Thank you for the article on the Turbonormalized P210 in the May issue. I had my P210 converted by Vitatoe Aviation in early 2012 and now have over 200 hours on the engine. I’m very pleased with the result—it performs as you described in the article: it’s much faster at all altitudes, including cruising at over 200 knots above FL180; climbs to the flight levels in about half the time as before; and most importantly, does all this without cooling problems.
Engine management is much simpler than before and fuel consumption has dropped by about 3 GPH because I can reliably run lean of peak.
I found Larry Vitatoe to be a first-class person to do business with. From my first conversations with him prior to placing my order, through the conversion, the one-year warranty period and after it has expired, he has been pleasant, informative, helpful, honest and prompt. My two minor warranty claims (work performed elsewhere) were promptly paid with no questions.
His team delivered the airplane on schedule and within the estimate. Mine was about the tenth one done, so they were still learning—they have voluntarily supported my installation with changes based on what they learned after my installation.
In your article on iPad mounts in the June issue, you suggested that mounting an iPad on the copilot’s yoke is OK so long as you don’t mind looking at it at an angle.
My experience has been that using a fully articulating mount like RAM’s allows me to mount it on the copilot yoke and turn the iPad so that it faces directly towards me. It works perfectly. I can see it clearly, it is easily within reach and it does not block my view of the panel.
It was good to see the article on recurrent training in the May 2013 Aviation Consumer, but I have to take exception with two items in the section on “Motion.”
You stated that a simulator should be at least a “Flight training device (FTD) that meets FAR Part 61.57(c)(2) . . . and use for an IPC.” This is misleading. On one end of the scale, both simpler aviation training devices (ATDs) and more regimented FTDs meet the requirements for logging approaches toward currency per 61.57(d), or table A1-2 in the back of the instrument PTS. To do an IPC, you’d need a Level-B, or higher, full flight simulator.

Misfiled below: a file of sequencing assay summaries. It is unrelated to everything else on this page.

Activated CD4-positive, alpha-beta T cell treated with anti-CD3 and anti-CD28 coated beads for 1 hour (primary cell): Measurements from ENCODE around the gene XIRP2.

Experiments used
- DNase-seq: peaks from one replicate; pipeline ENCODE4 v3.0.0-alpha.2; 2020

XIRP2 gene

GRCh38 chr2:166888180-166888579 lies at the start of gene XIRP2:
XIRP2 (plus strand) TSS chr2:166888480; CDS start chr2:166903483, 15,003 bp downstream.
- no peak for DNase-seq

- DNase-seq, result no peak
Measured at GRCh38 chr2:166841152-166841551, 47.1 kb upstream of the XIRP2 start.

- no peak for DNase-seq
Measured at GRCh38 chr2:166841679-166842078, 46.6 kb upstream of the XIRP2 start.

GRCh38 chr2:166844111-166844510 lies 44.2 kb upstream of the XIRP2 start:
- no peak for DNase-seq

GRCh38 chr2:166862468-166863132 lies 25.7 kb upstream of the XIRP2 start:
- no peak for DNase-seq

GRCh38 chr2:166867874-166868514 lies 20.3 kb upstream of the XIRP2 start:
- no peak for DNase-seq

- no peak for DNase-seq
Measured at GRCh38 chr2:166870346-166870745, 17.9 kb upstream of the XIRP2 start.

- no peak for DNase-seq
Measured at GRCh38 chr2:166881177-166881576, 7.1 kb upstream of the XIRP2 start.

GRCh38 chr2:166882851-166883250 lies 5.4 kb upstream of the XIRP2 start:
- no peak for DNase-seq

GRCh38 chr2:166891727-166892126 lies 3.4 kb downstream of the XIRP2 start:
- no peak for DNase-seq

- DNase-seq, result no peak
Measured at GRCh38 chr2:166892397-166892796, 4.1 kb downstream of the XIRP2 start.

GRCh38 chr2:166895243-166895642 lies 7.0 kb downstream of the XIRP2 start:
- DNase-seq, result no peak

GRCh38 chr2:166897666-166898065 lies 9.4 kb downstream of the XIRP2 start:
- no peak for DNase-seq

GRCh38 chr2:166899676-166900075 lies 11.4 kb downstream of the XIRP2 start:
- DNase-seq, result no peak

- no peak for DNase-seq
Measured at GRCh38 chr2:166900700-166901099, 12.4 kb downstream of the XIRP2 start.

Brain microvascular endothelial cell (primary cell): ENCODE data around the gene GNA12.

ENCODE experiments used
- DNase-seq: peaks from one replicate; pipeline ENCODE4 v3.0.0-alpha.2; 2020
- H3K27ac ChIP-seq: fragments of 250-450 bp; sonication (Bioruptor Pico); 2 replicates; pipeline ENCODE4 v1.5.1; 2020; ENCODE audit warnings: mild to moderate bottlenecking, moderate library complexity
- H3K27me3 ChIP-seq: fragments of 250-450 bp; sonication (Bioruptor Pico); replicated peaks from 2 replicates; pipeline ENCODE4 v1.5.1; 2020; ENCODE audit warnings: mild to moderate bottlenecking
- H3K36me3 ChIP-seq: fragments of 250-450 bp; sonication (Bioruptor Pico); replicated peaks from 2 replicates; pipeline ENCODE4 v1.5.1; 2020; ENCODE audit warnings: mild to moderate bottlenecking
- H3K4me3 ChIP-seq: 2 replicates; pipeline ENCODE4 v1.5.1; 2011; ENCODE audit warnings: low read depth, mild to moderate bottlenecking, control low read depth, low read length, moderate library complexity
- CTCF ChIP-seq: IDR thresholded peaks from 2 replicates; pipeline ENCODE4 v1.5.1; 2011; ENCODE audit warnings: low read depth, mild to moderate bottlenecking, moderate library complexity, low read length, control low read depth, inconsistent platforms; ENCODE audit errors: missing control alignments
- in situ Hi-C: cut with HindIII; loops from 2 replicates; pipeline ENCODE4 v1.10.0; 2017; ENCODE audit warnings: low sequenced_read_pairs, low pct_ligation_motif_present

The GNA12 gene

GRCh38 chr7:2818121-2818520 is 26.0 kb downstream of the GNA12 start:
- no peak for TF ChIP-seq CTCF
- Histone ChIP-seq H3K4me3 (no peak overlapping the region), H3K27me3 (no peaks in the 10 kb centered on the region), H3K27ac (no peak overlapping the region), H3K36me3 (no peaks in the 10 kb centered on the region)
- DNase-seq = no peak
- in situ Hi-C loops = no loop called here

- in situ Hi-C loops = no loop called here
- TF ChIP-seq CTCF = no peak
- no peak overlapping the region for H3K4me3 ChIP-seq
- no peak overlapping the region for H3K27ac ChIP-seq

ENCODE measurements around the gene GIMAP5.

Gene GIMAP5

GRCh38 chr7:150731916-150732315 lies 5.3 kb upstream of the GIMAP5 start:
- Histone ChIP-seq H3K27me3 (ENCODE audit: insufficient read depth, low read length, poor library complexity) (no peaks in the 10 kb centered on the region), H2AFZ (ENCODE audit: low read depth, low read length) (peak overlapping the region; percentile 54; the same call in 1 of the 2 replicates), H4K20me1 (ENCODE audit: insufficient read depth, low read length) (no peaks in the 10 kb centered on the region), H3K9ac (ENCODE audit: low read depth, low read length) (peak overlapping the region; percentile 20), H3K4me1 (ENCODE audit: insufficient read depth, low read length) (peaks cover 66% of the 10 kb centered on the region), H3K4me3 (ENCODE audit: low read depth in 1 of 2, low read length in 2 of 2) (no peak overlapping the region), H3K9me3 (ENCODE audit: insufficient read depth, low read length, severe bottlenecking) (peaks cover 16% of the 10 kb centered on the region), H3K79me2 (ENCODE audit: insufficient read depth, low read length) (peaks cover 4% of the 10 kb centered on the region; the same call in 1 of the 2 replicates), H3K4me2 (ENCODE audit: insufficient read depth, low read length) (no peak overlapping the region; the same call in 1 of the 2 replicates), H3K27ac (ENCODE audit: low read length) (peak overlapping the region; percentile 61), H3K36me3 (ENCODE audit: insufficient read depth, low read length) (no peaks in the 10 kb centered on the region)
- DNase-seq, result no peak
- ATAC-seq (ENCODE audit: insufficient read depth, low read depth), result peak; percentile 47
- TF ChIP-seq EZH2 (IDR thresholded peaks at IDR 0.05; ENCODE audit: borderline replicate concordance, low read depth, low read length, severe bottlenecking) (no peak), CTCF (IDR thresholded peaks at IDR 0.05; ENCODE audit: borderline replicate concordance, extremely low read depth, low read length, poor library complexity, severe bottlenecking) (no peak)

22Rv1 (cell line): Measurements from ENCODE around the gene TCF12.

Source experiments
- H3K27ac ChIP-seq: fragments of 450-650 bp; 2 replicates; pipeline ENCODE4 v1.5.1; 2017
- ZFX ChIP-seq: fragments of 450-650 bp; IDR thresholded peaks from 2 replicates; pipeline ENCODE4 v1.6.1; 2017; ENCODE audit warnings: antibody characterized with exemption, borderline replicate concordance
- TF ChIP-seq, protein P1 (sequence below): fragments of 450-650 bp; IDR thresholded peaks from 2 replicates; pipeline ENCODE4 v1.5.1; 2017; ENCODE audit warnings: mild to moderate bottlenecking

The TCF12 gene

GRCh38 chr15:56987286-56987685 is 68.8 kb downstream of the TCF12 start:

You also took a swipe at motion itself and cited an article as objective support. Your quote was out of context. The same study (really a metastudy looking at other studies on motion) points out that motion may have different values depending on the background and skills of the pilot. Motion as a distraction factor alone may have much more impact on the experience for a GA pilot compared to the professionals the source studies focused on.
Jeff Van West
Redbird Flight Simulators
Jeff Van West is a former editor of Aviation Consumer.
You left out FlightSafety International in your article on recurrent training. They are the most highly regarded and considered to be the most thorough of the simulator training companies. I attend the New York LaGuardia Learning Center twice a year for King Air training. They invariably cover all of the required items using scenarios that keep the training valuable, interesting and fun—plus they are extremely friendly. FSI costs more than other vendors, but as an owner-pilot, I consider it money well spent due to the quality of the training.
We did not include FlightSafety International in the article because it has dropped its simulator recurrent training for piston aircraft. A number of readers who were owners of piston-engine airplanes let us know that they were disappointed that they could no longer go to FSI for recurrent training.
A & P Recurrent
Training I disagree with your suggestion for recurrent training for A & Ps in the editorial in the June issue. Let’s be careful what we wish for. Adding another burden and responsibility to our underpaid A & Ps will have to be passed on to customers.